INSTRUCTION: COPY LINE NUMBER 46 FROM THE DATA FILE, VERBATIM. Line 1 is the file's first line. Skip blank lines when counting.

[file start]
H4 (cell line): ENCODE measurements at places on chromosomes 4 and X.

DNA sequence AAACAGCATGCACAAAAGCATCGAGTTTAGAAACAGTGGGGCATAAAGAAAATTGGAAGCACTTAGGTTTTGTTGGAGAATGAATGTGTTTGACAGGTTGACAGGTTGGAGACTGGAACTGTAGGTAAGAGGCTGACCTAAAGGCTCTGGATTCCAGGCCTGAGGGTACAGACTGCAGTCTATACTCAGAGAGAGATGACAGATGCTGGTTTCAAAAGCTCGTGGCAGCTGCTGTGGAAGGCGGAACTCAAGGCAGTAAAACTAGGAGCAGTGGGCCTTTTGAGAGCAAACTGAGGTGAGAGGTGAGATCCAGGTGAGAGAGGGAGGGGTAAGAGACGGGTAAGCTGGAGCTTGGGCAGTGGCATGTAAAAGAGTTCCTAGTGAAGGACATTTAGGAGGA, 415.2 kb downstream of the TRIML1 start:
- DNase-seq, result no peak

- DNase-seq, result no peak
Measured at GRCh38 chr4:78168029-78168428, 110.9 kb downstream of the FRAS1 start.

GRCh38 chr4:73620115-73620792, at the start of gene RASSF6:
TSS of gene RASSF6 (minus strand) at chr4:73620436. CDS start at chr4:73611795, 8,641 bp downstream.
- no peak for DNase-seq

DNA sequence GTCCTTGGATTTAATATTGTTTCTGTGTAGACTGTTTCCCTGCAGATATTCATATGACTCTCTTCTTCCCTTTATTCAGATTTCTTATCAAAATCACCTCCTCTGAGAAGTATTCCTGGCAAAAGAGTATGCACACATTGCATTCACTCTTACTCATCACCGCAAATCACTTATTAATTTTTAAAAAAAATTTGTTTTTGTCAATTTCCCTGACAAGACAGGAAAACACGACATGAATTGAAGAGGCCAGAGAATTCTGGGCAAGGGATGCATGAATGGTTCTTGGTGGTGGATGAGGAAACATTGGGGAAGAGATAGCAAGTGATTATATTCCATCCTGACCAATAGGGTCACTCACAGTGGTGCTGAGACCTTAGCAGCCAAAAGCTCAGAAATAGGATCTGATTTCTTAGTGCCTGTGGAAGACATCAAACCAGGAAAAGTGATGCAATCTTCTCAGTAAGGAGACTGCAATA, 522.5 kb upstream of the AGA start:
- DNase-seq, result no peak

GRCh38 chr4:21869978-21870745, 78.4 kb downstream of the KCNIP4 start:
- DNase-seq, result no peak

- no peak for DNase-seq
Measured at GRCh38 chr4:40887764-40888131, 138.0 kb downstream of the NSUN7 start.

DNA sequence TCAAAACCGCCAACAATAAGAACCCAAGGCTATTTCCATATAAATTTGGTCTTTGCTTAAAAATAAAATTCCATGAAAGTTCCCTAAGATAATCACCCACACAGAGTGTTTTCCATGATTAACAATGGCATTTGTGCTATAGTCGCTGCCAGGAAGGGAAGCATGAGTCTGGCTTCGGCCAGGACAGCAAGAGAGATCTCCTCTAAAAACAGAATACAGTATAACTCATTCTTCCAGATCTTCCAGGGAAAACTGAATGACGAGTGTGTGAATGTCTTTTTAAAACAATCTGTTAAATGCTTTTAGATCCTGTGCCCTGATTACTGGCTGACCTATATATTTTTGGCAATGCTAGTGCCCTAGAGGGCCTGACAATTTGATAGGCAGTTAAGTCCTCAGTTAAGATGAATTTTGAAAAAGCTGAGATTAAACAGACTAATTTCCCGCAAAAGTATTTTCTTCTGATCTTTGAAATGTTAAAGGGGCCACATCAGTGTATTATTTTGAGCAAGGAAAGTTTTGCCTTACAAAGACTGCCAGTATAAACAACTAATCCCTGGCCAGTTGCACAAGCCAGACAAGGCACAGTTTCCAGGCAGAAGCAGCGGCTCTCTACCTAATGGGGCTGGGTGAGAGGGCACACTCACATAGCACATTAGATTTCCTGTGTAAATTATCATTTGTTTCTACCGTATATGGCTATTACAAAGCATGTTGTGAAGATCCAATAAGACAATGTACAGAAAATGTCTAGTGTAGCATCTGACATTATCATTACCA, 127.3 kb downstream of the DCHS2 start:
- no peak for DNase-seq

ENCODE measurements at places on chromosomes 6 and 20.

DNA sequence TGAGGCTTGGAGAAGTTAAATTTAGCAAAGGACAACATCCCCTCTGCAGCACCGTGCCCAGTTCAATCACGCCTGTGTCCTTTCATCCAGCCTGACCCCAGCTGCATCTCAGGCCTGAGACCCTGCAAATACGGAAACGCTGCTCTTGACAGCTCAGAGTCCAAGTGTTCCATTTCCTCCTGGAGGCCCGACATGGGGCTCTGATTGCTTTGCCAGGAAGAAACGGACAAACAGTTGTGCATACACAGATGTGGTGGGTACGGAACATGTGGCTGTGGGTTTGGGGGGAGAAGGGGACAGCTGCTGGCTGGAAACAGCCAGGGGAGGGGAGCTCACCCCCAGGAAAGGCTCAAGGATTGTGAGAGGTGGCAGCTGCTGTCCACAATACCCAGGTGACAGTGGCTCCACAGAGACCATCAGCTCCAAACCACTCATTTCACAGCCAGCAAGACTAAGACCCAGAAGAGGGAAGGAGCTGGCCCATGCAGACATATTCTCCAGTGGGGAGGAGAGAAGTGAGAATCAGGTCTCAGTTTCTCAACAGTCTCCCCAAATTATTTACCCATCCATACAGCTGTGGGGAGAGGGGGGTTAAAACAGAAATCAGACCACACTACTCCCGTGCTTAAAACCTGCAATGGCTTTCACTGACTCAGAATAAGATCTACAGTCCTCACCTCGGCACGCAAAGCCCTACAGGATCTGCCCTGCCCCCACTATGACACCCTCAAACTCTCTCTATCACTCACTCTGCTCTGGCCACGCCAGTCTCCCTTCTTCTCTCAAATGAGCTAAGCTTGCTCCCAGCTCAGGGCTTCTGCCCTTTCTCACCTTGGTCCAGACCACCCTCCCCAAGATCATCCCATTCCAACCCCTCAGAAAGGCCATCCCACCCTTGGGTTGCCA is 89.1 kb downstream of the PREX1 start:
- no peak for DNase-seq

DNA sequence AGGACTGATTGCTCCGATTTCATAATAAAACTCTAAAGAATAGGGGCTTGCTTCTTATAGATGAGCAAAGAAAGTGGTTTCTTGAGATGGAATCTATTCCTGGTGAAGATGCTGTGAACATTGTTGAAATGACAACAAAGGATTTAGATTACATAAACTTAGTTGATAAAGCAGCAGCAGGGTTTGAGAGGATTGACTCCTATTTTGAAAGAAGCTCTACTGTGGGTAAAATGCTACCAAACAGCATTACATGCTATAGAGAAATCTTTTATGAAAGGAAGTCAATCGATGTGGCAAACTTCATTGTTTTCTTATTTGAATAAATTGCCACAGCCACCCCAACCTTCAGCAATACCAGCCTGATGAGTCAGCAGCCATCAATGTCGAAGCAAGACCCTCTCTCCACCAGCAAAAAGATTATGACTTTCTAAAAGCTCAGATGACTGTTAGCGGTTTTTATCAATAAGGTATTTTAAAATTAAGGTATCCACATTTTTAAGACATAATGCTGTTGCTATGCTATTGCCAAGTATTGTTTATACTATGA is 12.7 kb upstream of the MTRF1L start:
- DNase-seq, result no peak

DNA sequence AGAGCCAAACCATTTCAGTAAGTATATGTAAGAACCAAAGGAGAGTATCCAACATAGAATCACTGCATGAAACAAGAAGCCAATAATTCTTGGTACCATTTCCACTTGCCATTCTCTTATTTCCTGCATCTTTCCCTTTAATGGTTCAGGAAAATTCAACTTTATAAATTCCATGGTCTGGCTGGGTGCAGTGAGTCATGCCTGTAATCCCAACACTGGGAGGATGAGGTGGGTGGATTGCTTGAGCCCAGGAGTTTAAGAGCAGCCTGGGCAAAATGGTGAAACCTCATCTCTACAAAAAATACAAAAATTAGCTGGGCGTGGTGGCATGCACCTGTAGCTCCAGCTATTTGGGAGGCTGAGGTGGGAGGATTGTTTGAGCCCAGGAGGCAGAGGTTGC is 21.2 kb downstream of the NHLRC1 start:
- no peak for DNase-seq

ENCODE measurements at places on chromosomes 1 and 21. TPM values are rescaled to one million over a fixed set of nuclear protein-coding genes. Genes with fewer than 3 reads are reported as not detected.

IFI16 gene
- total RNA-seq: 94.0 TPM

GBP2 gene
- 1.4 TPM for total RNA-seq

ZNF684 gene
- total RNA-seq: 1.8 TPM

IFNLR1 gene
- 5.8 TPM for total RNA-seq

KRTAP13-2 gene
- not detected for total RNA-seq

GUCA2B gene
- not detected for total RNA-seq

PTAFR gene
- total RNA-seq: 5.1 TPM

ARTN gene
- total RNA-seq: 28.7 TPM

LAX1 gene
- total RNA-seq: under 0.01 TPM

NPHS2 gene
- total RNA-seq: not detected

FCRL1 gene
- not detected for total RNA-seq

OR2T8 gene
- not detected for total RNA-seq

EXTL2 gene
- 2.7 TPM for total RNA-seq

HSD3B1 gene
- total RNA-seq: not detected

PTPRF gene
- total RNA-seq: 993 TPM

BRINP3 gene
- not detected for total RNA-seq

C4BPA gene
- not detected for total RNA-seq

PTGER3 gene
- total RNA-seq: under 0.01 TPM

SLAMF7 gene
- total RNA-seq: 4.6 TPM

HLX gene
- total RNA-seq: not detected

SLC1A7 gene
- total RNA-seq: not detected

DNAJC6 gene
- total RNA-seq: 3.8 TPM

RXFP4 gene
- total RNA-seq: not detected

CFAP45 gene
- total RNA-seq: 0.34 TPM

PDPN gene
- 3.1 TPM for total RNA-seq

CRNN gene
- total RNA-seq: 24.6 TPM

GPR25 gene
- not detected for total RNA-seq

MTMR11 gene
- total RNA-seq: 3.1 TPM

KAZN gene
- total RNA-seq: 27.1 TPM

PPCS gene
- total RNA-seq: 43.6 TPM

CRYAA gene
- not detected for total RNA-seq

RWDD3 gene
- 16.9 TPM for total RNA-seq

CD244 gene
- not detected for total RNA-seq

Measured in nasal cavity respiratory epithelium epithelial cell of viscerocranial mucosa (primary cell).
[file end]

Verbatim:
- not detected for total RNA-seq